Doomed to Fail? An Analysis Of European Super League And The Complex Web Of Football Governance, Regulations & Laws
“Football – B**ody Hell” – Sir Alex Ferguson
To adopt an over-used phrase in recent life, the European Super League (ESL) saga (or perhaps more accurately, limited series) is unprecedented. Within the space of 72 hours, the breakaway mid-week competition involving Arsenal, Chelsea, Liverpool, Manchester City, Manchester United and Tottenham Hotspur (the ESL Six) was announced, attracted a huge backlash and then disappeared in a flurry of apologies.
Whilst the threat of the ESL appears to have subsided in the short term, the project brought into sharp focus the regulatory and governance structure of football and has even led to the UK Government announcing a fan-led review of the sport.
The debate around why the ESL failed is on-going. Many will attribute its cause of death to the opposition from football fans around the world or perhaps to the threats of royal and legislative intervention.
This article explores the regulatory hurdles that the ESL would have had to overcome as well as the potential measures that football authorities could have taken. Specifically, it looks at:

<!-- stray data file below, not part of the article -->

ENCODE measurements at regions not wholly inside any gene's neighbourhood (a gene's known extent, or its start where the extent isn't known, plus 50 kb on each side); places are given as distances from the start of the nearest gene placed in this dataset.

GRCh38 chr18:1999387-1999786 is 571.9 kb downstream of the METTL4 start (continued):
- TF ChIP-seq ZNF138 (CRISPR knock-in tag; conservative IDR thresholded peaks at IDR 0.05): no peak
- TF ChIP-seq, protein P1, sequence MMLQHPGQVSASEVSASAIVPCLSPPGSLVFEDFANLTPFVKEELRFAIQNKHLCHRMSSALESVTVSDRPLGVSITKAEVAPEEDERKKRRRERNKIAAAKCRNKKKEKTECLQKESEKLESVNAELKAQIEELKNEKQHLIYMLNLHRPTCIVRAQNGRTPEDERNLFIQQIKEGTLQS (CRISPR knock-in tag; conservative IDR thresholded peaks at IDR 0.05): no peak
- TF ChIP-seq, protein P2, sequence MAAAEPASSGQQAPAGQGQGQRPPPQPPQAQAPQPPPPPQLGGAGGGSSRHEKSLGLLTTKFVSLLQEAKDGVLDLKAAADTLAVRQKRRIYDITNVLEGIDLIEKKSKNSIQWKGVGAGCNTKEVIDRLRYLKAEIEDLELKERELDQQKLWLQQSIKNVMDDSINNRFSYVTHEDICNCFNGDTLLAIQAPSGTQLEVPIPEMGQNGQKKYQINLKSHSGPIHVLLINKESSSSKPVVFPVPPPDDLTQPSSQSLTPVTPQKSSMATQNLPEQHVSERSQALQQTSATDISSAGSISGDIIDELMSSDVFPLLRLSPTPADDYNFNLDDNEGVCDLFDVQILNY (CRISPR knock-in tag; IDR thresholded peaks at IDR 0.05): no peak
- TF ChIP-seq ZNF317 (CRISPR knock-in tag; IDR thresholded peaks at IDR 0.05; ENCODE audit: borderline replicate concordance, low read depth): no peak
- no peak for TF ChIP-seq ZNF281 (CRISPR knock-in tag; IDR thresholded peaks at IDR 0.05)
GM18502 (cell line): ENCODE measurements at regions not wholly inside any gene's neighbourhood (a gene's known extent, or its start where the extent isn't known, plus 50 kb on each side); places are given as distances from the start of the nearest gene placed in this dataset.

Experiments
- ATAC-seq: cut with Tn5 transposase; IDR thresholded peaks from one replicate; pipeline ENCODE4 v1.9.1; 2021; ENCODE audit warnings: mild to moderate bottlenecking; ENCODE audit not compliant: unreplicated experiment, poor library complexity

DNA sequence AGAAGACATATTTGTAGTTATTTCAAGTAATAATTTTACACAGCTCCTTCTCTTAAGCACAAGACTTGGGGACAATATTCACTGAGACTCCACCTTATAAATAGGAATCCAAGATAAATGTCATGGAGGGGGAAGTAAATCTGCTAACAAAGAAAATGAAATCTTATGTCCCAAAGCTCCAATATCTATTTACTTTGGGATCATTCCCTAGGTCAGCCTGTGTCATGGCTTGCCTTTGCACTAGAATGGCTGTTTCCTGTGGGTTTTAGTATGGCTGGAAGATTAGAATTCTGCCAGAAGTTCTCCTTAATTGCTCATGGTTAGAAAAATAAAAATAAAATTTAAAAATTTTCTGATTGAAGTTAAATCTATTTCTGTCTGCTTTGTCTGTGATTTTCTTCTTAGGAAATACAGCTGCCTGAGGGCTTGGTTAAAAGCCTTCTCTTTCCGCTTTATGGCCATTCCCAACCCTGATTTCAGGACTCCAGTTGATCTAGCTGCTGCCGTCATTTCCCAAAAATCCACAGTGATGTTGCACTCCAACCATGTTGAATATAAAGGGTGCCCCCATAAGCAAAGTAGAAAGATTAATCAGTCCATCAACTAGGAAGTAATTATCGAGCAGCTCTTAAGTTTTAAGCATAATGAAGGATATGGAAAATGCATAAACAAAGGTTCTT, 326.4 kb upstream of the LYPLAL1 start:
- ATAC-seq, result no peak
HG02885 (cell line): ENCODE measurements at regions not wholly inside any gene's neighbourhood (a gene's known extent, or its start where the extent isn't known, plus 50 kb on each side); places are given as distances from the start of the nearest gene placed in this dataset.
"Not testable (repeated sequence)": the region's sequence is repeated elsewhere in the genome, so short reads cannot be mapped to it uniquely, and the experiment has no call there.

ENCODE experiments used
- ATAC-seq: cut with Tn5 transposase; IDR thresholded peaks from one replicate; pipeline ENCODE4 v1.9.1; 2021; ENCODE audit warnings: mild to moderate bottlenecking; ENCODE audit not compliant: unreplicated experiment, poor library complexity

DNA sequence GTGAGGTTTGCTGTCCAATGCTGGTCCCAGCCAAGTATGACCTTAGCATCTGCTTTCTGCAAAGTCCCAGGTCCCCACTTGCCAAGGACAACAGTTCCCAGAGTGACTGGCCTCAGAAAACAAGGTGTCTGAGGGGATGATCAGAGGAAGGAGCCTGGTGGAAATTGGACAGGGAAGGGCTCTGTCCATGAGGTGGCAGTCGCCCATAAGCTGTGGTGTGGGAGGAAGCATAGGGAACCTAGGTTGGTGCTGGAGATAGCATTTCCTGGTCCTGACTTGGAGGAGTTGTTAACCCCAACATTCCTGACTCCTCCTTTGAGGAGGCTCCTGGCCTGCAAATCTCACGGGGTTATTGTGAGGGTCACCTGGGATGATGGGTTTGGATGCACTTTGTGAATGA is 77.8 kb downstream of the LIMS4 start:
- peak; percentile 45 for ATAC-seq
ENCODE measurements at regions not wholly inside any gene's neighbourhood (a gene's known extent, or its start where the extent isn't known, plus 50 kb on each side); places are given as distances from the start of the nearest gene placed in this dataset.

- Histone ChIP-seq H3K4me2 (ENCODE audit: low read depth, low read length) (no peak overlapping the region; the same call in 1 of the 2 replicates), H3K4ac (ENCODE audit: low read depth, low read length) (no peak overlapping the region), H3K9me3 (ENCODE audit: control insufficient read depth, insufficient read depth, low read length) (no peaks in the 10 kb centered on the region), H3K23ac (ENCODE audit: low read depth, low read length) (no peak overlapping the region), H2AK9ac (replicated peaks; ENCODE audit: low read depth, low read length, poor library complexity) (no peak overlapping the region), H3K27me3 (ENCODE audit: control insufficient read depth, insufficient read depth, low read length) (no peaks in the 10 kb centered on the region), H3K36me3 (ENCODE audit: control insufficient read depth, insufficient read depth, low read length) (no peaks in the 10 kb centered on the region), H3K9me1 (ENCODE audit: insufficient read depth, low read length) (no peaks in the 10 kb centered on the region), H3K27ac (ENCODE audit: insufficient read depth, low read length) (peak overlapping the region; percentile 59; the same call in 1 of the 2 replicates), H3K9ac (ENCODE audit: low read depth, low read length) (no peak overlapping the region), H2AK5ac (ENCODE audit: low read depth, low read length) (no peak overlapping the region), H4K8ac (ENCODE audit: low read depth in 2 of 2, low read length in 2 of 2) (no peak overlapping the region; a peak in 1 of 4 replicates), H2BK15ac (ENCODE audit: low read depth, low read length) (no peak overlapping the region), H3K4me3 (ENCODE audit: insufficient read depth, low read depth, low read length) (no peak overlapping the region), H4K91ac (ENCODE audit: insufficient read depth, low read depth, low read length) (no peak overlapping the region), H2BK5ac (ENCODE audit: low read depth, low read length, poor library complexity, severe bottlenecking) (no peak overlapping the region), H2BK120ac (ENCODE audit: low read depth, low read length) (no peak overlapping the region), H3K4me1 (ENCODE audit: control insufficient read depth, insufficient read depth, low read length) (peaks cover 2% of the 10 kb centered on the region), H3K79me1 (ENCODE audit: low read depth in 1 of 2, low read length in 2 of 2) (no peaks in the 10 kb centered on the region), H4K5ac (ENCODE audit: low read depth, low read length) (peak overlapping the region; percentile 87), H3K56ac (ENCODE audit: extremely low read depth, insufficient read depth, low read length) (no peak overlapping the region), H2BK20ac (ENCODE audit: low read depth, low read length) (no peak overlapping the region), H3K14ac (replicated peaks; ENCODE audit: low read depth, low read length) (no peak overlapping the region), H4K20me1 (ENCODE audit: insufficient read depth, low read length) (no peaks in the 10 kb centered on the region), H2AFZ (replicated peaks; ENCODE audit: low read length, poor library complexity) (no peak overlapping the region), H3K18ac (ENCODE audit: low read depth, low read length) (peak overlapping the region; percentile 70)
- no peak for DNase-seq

- The intricacies of football governance regulations
- Potential sanctions under UEFA and FIFA regulations
- The Premier League and the UK FA regulations
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Chris is a very experienced sports lawyer, having held senior roles in Premier League clubs, a professional league, international governing body and the UK Government. He originally practiced as a corporate lawyer with Slaughter & May before transitioning into a full time sports lawyer.
Tom is an Associate at at Mishcon de Reya in the Sports Group and Esports Group and a member of the Commercial team.
He advises leading athletes, boxers, players, clubs, agents and governing bodies on a wide range of issues from sponsorship and image rights arrangements to disputes and regulatory matters. Recent highlights include: advising football clubs on compliance with financial fair play, conducting a regulatory audit on behalf of a sports governing body, and successfully defending a former Vice President of the IAAF in proceedings before the Court of Arbitration for Sport against disciplinary charges, which included the first case on infringing the autonomy of sport.